From Healthcare to Wealthcare
There is no doubt that the healthcare system in the US could use some work. We spend way too much and the quality of the healthcare that many receive is not where it could or should be. We allocate too much of our healthcare spending in the last few months of a person’s life and not nearly enough on preventive care throughout our lives. We are not leveraging the power of technology enough to help treat diseases and other conditions early when the treatments are more effective. So I am all for modifications to our health care system that will allow for more innovation, more preventive and wellness care, and more engagement with the system.
What I am not for is a total and complete dismantling of the Affordable Care Act and a return to a time when many US citizens did not have a means to pay for the healthcare they need (ie insurance). The Congressional Budget Office predicts that the Republican plan that has been put forth will cause 15mm US citizens to lose their insurance in the near term and up to 24mm over the longer term (by 2026).
This would just take us back to the time when a large percentage of our population had no other option but to defer healthcare until they got really sick and then show up in hospital emergency rooms and stick the “system” (ie those with insurance) with the bill. This is not a good way to run our healthcare system. Sure it might enable the government to remove the mandate that everyone have insurance, which sticks in the craw of conservatives and libertarians, but the cost of doing so means less preventive care, less outpatient care, and more costly end of life care.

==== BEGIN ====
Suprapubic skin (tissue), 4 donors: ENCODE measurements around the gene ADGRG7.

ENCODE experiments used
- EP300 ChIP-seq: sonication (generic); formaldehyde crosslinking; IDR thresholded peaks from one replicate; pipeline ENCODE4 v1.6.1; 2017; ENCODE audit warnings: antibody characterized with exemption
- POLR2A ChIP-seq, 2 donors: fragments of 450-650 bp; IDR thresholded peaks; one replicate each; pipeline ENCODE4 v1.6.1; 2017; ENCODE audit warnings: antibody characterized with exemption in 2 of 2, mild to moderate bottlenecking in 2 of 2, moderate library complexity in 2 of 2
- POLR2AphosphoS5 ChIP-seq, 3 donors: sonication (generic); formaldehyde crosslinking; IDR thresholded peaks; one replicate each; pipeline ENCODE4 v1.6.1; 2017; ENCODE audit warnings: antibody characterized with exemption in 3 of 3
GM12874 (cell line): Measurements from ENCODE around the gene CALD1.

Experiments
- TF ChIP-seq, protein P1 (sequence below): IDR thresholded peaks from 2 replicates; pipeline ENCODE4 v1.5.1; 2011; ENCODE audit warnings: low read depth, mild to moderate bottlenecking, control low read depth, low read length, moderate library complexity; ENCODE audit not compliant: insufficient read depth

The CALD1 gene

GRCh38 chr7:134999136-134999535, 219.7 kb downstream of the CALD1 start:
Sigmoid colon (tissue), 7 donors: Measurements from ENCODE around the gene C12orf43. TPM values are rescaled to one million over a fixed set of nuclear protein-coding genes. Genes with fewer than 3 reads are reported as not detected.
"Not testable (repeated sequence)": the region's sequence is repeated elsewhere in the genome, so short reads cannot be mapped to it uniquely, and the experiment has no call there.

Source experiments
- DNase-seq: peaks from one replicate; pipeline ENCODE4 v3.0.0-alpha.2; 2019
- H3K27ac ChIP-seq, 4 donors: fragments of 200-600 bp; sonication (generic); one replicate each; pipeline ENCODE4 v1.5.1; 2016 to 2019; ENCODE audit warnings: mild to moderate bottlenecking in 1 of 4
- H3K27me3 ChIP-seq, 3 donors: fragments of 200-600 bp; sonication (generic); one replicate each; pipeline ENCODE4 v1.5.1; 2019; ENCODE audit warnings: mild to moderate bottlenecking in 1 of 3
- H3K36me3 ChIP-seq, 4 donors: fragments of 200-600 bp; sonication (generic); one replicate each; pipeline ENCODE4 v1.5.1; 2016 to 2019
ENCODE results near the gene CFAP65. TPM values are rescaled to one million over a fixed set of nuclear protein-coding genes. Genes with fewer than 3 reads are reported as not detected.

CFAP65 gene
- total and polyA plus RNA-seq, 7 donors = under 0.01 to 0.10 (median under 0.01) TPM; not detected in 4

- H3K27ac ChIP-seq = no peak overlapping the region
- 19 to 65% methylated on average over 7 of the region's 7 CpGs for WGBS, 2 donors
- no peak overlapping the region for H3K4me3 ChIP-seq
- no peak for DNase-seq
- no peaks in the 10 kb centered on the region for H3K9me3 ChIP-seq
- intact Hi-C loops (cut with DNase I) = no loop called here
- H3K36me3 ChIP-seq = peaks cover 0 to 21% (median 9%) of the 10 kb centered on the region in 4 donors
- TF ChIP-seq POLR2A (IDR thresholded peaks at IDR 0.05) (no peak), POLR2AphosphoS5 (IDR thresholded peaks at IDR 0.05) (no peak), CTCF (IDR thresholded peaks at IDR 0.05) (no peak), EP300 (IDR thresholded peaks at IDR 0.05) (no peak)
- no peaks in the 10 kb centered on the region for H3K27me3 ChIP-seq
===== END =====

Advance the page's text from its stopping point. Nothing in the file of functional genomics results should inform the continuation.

I believe citizens of the US should have healthcare insurance. If they can afford it, they should pay for it. If they can’t afford it, society should pay for it. But one way or another, everyone should have the ability to see a doctor regularly, get preventive care, find diseases early on and treat them, and not defer their medical needs until they become acute.
The Republican plan seems hastily drawn up, largely a political reaction to the Affordable Care Act, and a return to a time when the wealthy can afford healthcare and many others cannot. I would encourage the President, his team, and the Republican members of Congress to go back to the drawing board and come up with something that moves us forward, not takes us back.